09 February 2024

Re-use is chic: The new paradigm of conscious fashion is about endless recreation

Oway collaborated with Quid, a social enterprise dedicated to recovering and upcycling, to create our Furoshikis: an accessory with endless uses that is inspired by Japanese tradition, in order to reduce textile waste and extend the fashion supply chain.

In a world is which everything has already been created, the only permanent trend is boredom.

Fashion innovates, surprises, and breaks the rules, but most of all, for decades now, it has believed in the biggest scam of all: making beauty and desirability synonymous with originality.

As a result, we though that to be attractive required new resources, exorbitant energy costs, and unsustainable production from scratch. No more. Fast fashion has long benefited from this belief, encouraging the over-consumption of clothing that is designed to expire and generating excessive waste without planning for its disposal.

(Learn more: “The impact of textile production and waste on the environment” Source: The European Parliament)  

Today, true luxury finally means reinventing what already exists. Creating valuable objects and garments using what is already in circulation.

Thinking about the end of the life cycle. And transforming it into an endless cycle.

 

 

Upcycling: the only fashion trend that isn't meant to be fleeting

What is upcycling? The meaning is in the word.

It means “upping” the original object’s value through reuse, improving it functionally or aesthetically. 

As with recycling, it means charting a new course for a resource or material that already exists in our planet, to benefit our insatiable society. Unlike recycling, however, it does not require a new production process. Upcycling takes products and textiles as they are, using only creativity and bold imagination to transform them.

This is a way of creating garments that defies classification as a trend, for two very good reasons. First of all, it has always existed, for fans of DIY and major designers alike. 

Secondly, putting things back into circulation is a serious endeavour with no end date.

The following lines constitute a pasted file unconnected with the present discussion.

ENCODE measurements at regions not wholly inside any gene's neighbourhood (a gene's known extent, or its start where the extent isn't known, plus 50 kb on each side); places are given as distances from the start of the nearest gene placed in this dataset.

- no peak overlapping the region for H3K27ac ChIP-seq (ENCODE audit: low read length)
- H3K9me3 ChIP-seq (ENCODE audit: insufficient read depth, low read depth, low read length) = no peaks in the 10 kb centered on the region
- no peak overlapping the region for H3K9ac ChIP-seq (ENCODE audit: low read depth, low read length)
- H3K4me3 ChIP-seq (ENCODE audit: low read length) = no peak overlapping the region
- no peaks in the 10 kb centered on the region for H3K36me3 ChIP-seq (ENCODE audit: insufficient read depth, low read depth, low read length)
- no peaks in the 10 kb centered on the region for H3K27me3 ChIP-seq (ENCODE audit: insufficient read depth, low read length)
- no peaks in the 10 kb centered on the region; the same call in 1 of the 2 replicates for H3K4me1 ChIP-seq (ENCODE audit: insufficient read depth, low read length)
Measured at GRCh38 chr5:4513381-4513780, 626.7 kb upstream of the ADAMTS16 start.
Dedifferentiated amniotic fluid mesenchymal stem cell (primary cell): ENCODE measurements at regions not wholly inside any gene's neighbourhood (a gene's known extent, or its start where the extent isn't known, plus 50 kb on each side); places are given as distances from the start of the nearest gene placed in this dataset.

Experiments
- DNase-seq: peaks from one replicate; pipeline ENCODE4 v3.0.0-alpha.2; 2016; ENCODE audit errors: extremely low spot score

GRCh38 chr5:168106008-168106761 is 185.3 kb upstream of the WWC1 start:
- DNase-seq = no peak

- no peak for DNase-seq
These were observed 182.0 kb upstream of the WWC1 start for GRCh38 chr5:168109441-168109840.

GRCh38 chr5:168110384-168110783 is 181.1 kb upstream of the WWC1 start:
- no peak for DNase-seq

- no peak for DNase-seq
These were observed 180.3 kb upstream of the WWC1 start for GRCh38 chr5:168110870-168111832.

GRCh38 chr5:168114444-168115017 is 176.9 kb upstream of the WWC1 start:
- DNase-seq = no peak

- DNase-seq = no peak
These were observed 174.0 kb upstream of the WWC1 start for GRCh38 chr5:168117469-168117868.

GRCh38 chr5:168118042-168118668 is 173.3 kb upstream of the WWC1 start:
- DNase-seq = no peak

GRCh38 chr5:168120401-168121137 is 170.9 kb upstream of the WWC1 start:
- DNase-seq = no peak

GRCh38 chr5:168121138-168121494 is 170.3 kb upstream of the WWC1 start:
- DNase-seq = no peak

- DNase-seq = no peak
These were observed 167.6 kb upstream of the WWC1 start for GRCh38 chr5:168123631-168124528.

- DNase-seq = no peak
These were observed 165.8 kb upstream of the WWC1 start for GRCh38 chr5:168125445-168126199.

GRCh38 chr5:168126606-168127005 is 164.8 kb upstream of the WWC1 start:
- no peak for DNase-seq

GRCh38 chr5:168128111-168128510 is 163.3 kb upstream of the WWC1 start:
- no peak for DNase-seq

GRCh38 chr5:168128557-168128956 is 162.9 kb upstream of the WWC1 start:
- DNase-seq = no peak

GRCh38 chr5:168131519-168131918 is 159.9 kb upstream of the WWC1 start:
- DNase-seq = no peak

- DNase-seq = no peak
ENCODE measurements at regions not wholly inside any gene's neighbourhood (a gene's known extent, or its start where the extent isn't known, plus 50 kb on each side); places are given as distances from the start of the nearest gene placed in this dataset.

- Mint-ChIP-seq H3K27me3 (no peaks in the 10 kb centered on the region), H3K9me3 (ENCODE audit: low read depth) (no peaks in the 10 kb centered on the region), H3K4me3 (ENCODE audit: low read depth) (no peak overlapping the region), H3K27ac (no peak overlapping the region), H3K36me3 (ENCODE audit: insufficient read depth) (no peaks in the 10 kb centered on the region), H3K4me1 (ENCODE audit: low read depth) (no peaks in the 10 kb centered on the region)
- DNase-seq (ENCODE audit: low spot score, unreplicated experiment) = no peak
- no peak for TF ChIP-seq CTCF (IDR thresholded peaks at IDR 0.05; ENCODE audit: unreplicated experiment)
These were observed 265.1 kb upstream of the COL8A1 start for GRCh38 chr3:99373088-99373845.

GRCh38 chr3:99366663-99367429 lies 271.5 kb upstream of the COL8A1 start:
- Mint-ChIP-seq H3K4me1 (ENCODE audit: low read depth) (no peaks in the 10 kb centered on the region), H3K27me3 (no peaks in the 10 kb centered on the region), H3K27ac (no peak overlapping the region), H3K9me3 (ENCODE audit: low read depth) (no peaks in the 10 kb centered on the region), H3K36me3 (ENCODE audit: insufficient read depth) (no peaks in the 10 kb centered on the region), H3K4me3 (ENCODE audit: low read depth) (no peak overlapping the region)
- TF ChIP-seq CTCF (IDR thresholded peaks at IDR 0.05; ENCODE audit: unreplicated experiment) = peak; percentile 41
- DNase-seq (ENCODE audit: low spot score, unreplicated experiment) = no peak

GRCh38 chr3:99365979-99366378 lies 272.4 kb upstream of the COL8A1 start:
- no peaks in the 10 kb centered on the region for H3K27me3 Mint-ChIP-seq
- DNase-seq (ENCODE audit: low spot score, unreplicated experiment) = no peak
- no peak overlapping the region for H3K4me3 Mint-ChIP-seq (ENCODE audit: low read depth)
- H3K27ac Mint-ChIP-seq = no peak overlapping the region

New possibilities: for people and fabric

 

 

 

The fashion industry is re-discovering ways to be a bit more responsible every day. This begins with reducing environmental impact, but it also goes beyond that.

The larger goal is to re-shape the entire supply chain to make it more sustainable, including principles of environmental safeguarding as well as those of ethical fashion.

Breaking free from exploitative structures includes all of the above. Designing an environmentally sustainable production process goes hand-in-hand with doing away with another pillar of fast fashion: disregarding labour conditions in favour of chasing irresponsible production targets.

This is where social sustainability comes in. Another way of creating new value is for companies to invest in human capital and bet on second chances for all kinds of resources: not just material resources, but above all, human resources.

 

Recovery, commitment, and reducing waste: Quid x Oway

 

 

Speaking of active, activist companies that turn their words into action... 

We recently had the opportunity to meet a company that shared our values and intentions. Quid is much more than just an ethical fashion brand. It is a concrete example of the more inclusive and virtuous paths that exist in the world of fashion, where limits can become jumping-off points.

Quid makes the world of employment accessible to those most at risk of exclusion, with a particular focus on women. This social enterprise is dedicated to recovery and upcycling, working with surplus fabric from brands in the high fashion industry. 

This model gives rise to beautiful, limited-edition collections that extend the life cycles of fabrics and concretely incentivise circular economy practices.

Oway's meeting with Quid unlocked something intuitive: a limitless accessory with no time, use, or coordination constraints. It is designed to last, decorate, and imagine endless possibilities of reuse.

 

Furoshiki: The art of binding elegance with reuse

 

What does this involve?

Furoshiki is an ancient Japanese art form that consists of wrapping objects with decorative fabrics, creating refined and reusable packages. In other words, it is one of the world’s first eco-bags, which can replace ultra-polluting plastic bags.

As is often the case, it was born from practical necessity: first used to transport a clean change of clothes into the onsen, Japan’s traditional thermal baths. Over time, the size of the Furoshiki was adapted to suit new uses (such as carrying books or food).

Ancient traditions often offer valuable inspiration for reconnecting with a culture of reuse.

Thanks to a variety of folding and tying techniques, Furoshikis can promote creative reuse for wrapping gifts, carrying objects, or creating bags instead of relying on single-use materials.

They're the ideal solution for protecting the environment without sacrificing originality, elegance, or style. The designs created by Oway and Quid serve as wrappers to enclose the products of the Love Days collection. Once opened, they can be transformed into countless accessories, giving free reign to your creativity and inspiration. 

From recovering fabrics to a new life for repurposed materials.

Upcycling leads to more upcycling: because virtuous human connections create positive change for the future of the planet.

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